I recently delved into a book, entitled, “Democracy in Europe”. In this book, the Italian classicist, Luciano Canfora, goes on an interdisciplinary excursion. Let’s go!
With an excursion through the past 1,000 years and the presentation of various causes, the author points out the apparent failure of democracy. On the one hand, there are intrinsic tendencies, for example the confusing relationship of democracy to Bonapartism and fascism or the fatal alliance in the 5th century BC between proletarians and capitalists with the goal of operating an imperialistic foreign policy of Athens.
On the other hand, there were also the external attacks: due to restrictions of voters’ rights in the 200 years after the French Revolution, the paradigm that the wishes of the people have to be articulated slowly transformed into a fata morgana for the gullible. After the liberal democracies ultimately triumphed in the 20th century, a financially sound elite, consisting of upper and middle classes, asserted themselves, exercising their freedom increasingly unreservedly.
According to this book, the elected institutions are only decorative ornaments of this minority. Elections have shrivelled into a farce, fundamental matters are decided elsewhere. Today, the general right to vote has almost disappeared. Despite these developments, the west has learned to completely claim the term democracy for itself, while, at the same time, being prepared to do anything to combat communism, including the use of illegal state apparatus.
Canfora addresses the connection between being fit for military service and civil identity in the ancient Greek city states. Only the community of armed male civilians possessed political rights, and, therefore, only a minority could be understood as being free and equal, only they ruled. Hence, the ancient Greek democracy cannot be seen as a regency for the masses, much more the leadership was taken over by a conglomerate of financially beneficiaries, who accepted this system among themselves.
These prosperous people could have, at any given point of time, brought a part of the precariats on their side to win the majority during public meetings. A foundation of the stabilization in this relation between the poor and the rich was formed by the liturgies. If the wealthy were willing to care for the poor, eligible voters, they were allowed to stay rich. But the relationships between the classes of the ancient Greek was never without conflict or instability.
In Canfora’s statements there is a radical fracture in two respects. On the one hand, temporal: after he, very briefly, dealt with the revolution in England and the founding of the USA, he turned towards the French Revolution. This leap over two thousand years is regrettable. Was there nothing during that whole time that could today be considered democratic? No confrontation in the Roman Republic which could have interested Canfora as an ancient historian?
This also means a break for the approach.
This change of perspective can be justified as regards contents. In 1749, the Jacobin-dominated French National Convention abolished slavery, which was never of interest for the liberal Anglo-Saxon revolutionaries. Napoleon, as an exponent of the bourgeoisie, reversed this decision. The right to vote in the 19th century had an illusionistic effect to the extent that almost everywhere the majority of inhabitants were excluded by gender and possession.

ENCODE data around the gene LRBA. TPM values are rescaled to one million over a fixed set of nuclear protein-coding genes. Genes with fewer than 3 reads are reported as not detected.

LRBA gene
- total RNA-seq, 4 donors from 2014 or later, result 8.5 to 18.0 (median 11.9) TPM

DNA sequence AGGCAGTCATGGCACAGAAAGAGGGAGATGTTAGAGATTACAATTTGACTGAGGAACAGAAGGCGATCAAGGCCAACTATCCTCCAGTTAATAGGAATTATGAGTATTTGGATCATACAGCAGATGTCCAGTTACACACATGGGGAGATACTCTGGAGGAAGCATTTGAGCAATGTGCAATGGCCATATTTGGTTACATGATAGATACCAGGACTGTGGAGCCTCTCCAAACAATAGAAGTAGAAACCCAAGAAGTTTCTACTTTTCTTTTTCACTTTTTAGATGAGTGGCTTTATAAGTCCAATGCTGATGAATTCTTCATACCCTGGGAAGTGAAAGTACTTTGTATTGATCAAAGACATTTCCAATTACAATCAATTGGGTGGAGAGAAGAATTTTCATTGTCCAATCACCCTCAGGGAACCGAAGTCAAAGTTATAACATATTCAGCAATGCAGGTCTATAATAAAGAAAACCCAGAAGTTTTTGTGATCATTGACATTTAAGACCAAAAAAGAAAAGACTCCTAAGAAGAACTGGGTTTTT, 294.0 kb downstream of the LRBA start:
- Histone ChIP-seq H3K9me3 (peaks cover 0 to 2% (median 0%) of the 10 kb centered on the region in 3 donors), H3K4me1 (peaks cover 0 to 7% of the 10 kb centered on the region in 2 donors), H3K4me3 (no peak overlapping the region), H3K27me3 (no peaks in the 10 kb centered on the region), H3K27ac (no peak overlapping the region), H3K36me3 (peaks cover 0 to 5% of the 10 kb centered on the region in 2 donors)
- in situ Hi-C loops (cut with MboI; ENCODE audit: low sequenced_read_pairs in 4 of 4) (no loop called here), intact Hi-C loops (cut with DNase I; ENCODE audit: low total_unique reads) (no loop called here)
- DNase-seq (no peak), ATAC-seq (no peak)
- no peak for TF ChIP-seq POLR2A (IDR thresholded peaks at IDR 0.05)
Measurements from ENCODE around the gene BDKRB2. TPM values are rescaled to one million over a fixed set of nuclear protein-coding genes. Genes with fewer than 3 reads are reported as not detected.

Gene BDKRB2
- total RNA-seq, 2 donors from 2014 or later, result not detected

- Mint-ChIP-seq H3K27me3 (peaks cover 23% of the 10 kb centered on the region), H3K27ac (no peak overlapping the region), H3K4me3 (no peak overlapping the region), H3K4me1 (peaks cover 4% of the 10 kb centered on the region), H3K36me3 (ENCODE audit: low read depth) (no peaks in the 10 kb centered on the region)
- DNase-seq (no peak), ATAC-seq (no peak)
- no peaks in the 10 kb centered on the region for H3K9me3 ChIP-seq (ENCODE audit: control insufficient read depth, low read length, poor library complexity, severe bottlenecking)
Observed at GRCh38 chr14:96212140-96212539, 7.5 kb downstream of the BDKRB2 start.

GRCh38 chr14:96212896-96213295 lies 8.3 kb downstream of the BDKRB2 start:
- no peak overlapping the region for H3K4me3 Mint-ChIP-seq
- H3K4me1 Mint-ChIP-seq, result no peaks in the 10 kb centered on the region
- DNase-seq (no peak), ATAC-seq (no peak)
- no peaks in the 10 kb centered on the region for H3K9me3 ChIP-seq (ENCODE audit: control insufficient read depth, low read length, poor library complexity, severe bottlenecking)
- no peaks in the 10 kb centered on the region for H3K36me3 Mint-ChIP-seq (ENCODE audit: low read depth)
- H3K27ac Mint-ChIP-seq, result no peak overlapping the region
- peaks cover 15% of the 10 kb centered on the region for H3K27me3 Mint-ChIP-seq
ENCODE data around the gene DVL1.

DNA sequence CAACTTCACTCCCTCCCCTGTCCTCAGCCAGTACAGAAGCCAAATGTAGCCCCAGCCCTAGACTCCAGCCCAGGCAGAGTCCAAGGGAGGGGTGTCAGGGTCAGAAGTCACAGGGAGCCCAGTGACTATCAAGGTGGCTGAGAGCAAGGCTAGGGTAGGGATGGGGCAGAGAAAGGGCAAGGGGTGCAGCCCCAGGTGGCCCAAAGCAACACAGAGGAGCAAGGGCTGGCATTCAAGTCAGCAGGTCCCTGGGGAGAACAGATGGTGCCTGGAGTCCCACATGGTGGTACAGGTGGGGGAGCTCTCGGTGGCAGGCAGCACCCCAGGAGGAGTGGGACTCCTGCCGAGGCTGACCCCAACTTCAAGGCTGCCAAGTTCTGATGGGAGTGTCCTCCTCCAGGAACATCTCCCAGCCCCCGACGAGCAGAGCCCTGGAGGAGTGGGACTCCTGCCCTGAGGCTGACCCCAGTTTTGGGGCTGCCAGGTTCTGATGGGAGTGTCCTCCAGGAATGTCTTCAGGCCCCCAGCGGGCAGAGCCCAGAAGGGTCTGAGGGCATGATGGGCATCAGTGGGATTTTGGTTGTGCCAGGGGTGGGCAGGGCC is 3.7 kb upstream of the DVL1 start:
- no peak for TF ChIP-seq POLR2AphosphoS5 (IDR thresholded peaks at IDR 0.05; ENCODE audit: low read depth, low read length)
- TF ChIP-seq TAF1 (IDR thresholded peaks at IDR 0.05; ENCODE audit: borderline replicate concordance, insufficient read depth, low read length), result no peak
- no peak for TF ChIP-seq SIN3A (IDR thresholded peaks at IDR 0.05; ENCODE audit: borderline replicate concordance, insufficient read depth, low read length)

Canfora gives the defeat of democratic powers at the beginning of the First World War extensive consideration. In Germany in 1918, the attempt to draw consequences from this, failed; the majority SPD crushed the revolutionary attempts in an alliance with liberal and proto-fascism powers. The Russian socialists who, due to the rougher tsaristic rule did not know the temptation of parliamentary participation, were better prepared. They successfully effected a revolution, which, contrary to the common totalitarian view, for Canfora remained an orientation point of democratic powers, where Stalin and his successors committed significant mistakes.
The western Soviet alliance from 1941 onwards, as well as the political new beginning in some European countries in 1945, especially in Italy and France, appears to Canfora to be an opportunity for the better. It is also clear how democratic approaches were pushed back again. Overall, Canfora sees Europe to be on a path towards a mixed system:
On the one hand, there still is parliamentarianism, whereby parts of the population have been denied a representative due to the design of the right to vote – the most obvious is due to a majority voting system, but also a proportional representation system, for example in Germany, due to the five percent clause. Additionally, regulatory competences are increasingly handed over to supranational, liberally-dominated organizations, with all the contracts which, in the meantime, appear as natural and not done by man. On the other hand, there is the power of propaganda of the elite, in particular the owners of TV stations. Here, the direct political influence only plays a minor role, in comparison with the praise of the consumer world.
Overall, I rate this book as very important as one can see from which influences our current political system is roughly composed. Although I was not always thrilled by the author’s perspective, the classicist presented solid expertise in a meaningful manner and taught me something new about our political culture. To constructively change something, we first have to determine what has not worked until now, and here the story can teach us valuable lessons.
Translation German – English: Anna Stockenhuber
|Democracy Under Construction||Edda Dietrich||CC BY-SA 2.0|